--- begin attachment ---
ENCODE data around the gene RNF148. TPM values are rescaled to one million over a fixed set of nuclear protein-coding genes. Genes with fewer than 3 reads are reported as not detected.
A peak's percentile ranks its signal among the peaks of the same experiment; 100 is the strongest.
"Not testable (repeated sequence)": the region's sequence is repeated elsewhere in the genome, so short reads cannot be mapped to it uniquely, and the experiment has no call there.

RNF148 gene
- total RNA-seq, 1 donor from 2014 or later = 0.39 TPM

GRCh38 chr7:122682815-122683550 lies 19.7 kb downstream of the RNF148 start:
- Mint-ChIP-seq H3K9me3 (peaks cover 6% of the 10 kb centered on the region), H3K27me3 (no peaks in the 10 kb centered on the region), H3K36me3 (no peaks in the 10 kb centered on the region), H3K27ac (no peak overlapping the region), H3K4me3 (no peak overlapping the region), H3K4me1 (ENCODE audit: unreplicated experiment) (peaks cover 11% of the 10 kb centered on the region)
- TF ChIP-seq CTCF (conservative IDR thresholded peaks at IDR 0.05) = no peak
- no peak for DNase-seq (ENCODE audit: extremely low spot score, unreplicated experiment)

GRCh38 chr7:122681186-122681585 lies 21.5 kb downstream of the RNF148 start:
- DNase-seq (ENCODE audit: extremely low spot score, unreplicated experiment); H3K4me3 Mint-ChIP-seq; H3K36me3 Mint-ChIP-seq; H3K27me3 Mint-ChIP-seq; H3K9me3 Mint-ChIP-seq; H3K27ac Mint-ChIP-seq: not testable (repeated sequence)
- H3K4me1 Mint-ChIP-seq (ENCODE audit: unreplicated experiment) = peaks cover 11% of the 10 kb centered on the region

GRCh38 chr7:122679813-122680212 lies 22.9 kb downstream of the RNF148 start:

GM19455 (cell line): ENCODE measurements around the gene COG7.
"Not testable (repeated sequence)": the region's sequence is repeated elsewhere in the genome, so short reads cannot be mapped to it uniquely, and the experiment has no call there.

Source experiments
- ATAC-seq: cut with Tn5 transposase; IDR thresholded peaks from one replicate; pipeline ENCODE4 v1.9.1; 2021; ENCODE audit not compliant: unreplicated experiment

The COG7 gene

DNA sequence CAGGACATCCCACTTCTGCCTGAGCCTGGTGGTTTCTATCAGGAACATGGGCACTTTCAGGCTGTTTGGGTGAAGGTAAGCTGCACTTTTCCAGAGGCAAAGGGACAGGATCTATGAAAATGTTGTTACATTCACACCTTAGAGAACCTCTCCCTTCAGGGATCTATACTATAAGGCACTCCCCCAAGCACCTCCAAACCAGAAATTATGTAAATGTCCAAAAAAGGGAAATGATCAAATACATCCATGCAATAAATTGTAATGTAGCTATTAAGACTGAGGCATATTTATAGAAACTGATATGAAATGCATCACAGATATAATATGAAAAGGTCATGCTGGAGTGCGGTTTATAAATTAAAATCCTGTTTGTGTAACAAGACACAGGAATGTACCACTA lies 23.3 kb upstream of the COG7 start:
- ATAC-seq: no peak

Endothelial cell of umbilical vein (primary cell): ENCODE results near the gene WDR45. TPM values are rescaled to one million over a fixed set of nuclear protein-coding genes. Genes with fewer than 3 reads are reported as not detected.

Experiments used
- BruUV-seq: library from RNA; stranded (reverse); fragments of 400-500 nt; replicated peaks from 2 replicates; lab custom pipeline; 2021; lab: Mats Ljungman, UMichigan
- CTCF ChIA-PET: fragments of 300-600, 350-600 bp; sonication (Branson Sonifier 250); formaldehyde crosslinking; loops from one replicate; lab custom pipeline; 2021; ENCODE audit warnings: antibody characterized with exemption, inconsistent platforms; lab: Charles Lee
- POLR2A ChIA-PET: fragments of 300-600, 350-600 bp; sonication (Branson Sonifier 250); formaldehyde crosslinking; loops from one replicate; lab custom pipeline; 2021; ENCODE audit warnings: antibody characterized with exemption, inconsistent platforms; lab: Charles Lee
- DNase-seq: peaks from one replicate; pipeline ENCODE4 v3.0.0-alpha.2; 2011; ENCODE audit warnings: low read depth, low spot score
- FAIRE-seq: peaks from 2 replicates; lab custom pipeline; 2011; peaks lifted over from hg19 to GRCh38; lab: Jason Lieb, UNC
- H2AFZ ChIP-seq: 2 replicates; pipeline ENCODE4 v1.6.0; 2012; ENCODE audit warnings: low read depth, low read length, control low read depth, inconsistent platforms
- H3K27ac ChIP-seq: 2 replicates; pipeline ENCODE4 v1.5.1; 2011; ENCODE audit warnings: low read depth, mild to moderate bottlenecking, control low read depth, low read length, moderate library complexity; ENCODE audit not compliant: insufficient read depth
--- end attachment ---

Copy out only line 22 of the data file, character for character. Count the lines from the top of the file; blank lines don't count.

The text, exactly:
Experiments used